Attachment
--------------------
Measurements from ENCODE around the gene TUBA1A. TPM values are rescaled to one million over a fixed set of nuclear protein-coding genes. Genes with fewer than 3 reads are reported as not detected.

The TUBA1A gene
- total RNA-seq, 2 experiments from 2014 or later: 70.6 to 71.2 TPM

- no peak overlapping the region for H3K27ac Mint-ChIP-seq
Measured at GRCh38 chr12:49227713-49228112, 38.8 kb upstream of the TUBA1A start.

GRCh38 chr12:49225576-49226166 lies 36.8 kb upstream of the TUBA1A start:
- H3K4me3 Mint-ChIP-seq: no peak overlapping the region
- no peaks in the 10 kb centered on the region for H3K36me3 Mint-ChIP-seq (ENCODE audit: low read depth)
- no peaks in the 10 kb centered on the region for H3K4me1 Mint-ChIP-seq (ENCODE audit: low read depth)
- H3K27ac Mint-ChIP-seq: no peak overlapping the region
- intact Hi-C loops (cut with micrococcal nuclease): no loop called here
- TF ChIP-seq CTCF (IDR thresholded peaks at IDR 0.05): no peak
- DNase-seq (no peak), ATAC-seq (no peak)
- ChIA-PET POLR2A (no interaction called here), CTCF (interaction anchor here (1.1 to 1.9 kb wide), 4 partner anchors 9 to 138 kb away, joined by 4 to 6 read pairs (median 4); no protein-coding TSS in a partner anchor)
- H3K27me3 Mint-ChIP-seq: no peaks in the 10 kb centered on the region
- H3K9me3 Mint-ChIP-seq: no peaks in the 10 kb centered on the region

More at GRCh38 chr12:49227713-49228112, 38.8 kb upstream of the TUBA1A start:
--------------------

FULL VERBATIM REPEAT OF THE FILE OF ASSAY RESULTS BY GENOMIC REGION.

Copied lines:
Measurements from ENCODE around the gene TUBA1A. TPM values are rescaled to one million over a fixed set of nuclear protein-coding genes. Genes with fewer than 3 reads are reported as not detected.

The TUBA1A gene
- total RNA-seq, 2 experiments from 2014 or later: 70.6 to 71.2 TPM

- no peak overlapping the region for H3K27ac Mint-ChIP-seq
Measured at GRCh38 chr12:49227713-49228112, 38.8 kb upstream of the TUBA1A start.

GRCh38 chr12:49225576-49226166 lies 36.8 kb upstream of the TUBA1A start:
- H3K4me3 Mint-ChIP-seq: no peak overlapping the region
- no peaks in the 10 kb centered on the region for H3K36me3 Mint-ChIP-seq (ENCODE audit: low read depth)
- no peaks in the 10 kb centered on the region for H3K4me1 Mint-ChIP-seq (ENCODE audit: low read depth)
- H3K27ac Mint-ChIP-seq: no peak overlapping the region
- intact Hi-C loops (cut with micrococcal nuclease): no loop called here
- TF ChIP-seq CTCF (IDR thresholded peaks at IDR 0.05): no peak
- DNase-seq (no peak), ATAC-seq (no peak)
- ChIA-PET POLR2A (no interaction called here), CTCF (interaction anchor here (1.1 to 1.9 kb wide), 4 partner anchors 9 to 138 kb away, joined by 4 to 6 read pairs (median 4); no protein-coding TSS in a partner anchor)
- H3K27me3 Mint-ChIP-seq: no peaks in the 10 kb centered on the region
- H3K9me3 Mint-ChIP-seq: no peaks in the 10 kb centered on the region

More at GRCh38 chr12:49227713-49228112, 38.8 kb upstream of the TUBA1A start: